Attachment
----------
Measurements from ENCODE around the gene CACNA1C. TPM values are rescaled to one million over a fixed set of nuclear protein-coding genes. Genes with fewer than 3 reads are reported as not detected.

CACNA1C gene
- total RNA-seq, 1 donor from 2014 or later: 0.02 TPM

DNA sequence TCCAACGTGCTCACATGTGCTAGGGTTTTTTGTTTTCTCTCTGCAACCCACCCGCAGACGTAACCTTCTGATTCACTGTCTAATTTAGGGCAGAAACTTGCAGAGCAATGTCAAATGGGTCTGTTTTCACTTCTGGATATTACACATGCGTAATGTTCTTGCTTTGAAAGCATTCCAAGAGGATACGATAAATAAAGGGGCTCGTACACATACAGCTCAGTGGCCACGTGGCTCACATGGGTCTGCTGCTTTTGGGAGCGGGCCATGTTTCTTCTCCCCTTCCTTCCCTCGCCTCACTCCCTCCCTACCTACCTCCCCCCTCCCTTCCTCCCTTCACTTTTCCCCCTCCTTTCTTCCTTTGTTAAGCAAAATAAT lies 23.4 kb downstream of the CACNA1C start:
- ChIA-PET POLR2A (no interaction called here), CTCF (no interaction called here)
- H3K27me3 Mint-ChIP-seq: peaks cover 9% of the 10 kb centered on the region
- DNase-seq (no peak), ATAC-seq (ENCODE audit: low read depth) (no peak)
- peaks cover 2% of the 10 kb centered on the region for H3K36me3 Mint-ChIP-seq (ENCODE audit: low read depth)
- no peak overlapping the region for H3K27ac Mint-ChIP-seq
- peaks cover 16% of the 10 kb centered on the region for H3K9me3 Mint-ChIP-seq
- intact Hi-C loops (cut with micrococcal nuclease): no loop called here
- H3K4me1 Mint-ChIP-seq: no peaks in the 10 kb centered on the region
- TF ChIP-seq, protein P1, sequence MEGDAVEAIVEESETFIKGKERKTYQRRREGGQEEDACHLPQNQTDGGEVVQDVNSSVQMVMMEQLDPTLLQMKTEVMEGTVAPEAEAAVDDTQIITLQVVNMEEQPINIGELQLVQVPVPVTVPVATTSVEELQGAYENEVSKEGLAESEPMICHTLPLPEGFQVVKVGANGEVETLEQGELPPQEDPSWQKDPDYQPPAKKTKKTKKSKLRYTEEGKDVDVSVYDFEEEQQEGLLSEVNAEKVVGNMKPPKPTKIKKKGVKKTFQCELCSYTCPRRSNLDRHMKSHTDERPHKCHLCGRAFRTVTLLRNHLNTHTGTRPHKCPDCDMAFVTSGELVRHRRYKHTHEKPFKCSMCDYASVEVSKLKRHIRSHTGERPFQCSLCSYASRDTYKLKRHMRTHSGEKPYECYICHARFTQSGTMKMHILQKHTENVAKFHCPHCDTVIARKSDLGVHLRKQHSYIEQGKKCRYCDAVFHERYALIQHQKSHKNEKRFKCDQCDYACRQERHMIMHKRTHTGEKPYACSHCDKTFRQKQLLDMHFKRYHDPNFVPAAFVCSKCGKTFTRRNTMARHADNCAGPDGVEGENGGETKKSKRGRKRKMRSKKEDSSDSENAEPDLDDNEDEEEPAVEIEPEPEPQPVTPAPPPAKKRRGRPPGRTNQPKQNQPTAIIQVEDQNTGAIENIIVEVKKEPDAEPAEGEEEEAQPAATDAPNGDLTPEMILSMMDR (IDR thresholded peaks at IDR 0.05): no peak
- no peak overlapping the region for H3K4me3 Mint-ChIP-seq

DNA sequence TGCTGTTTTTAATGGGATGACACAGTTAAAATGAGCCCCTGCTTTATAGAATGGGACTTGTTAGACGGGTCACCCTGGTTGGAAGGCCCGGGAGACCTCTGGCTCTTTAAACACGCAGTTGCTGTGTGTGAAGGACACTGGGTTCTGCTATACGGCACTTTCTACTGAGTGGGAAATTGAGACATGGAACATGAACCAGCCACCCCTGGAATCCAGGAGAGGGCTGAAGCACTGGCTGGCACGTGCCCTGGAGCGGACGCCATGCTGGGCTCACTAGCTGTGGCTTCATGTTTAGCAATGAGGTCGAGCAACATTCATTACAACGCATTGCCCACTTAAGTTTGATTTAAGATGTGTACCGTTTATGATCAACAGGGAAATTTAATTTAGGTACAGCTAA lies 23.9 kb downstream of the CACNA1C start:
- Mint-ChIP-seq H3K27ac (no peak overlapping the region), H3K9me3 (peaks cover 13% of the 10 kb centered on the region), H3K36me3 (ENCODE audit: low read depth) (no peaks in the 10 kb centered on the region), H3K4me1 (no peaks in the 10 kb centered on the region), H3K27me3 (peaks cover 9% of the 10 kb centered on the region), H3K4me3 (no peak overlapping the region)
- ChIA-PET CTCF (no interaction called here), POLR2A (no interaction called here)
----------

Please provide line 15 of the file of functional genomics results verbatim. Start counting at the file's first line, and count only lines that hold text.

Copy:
DNA sequence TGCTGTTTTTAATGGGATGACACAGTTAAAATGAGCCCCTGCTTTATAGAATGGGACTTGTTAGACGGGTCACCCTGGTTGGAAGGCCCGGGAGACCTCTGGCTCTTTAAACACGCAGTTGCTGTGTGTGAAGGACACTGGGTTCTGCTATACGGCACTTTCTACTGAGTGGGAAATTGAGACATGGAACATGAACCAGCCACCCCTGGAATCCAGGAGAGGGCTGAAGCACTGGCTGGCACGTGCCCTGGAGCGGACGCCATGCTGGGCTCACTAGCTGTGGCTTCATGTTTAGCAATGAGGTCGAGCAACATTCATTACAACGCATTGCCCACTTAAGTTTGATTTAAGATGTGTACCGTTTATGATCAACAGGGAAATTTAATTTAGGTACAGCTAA lies 23.9 kb downstream of the CACNA1C start: